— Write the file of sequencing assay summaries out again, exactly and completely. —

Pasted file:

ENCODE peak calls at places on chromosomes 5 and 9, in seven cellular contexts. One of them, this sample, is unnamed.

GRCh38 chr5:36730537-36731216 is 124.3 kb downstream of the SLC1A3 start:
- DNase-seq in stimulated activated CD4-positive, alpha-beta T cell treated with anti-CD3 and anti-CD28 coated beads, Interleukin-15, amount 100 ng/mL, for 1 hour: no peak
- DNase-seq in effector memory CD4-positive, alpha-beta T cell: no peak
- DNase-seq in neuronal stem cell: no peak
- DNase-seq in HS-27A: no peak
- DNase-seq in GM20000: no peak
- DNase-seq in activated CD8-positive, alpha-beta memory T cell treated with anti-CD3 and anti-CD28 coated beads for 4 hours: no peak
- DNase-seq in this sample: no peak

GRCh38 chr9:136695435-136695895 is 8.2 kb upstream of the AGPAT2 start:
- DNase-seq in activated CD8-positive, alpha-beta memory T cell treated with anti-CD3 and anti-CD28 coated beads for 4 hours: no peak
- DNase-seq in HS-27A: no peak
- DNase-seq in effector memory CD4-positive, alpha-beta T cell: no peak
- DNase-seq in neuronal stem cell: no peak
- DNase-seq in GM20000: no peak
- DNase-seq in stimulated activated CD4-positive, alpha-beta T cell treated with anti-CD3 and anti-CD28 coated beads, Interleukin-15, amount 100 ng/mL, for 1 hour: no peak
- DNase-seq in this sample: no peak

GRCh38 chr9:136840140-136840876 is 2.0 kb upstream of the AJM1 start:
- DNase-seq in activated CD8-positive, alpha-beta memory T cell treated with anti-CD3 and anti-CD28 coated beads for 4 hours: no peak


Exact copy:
ENCODE peak calls at places on chromosomes 5 and 9, in seven cellular contexts. One of them, this sample, is unnamed.

GRCh38 chr5:36730537-36731216 is 124.3 kb downstream of the SLC1A3 start:
- DNase-seq in stimulated activated CD4-positive, alpha-beta T cell treated with anti-CD3 and anti-CD28 coated beads, Interleukin-15, amount 100 ng/mL, for 1 hour: no peak
- DNase-seq in effector memory CD4-positive, alpha-beta T cell: no peak
- DNase-seq in neuronal stem cell: no peak
- DNase-seq in HS-27A: no peak
- DNase-seq in GM20000: no peak
- DNase-seq in activated CD8-positive, alpha-beta memory T cell treated with anti-CD3 and anti-CD28 coated beads for 4 hours: no peak
- DNase-seq in this sample: no peak

GRCh38 chr9:136695435-136695895 is 8.2 kb upstream of the AGPAT2 start:
- DNase-seq in activated CD8-positive, alpha-beta memory T cell treated with anti-CD3 and anti-CD28 coated beads for 4 hours: no peak
- DNase-seq in HS-27A: no peak
- DNase-seq in effector memory CD4-positive, alpha-beta T cell: no peak
- DNase-seq in neuronal stem cell: no peak
- DNase-seq in GM20000: no peak
- DNase-seq in stimulated activated CD4-positive, alpha-beta T cell treated with anti-CD3 and anti-CD28 coated beads, Interleukin-15, amount 100 ng/mL, for 1 hour: no peak
- DNase-seq in this sample: no peak

GRCh38 chr9:136840140-136840876 is 2.0 kb upstream of the AJM1 start:
- DNase-seq in activated CD8-positive, alpha-beta memory T cell treated with anti-CD3 and anti-CD28 coated beads for 4 hours: no peak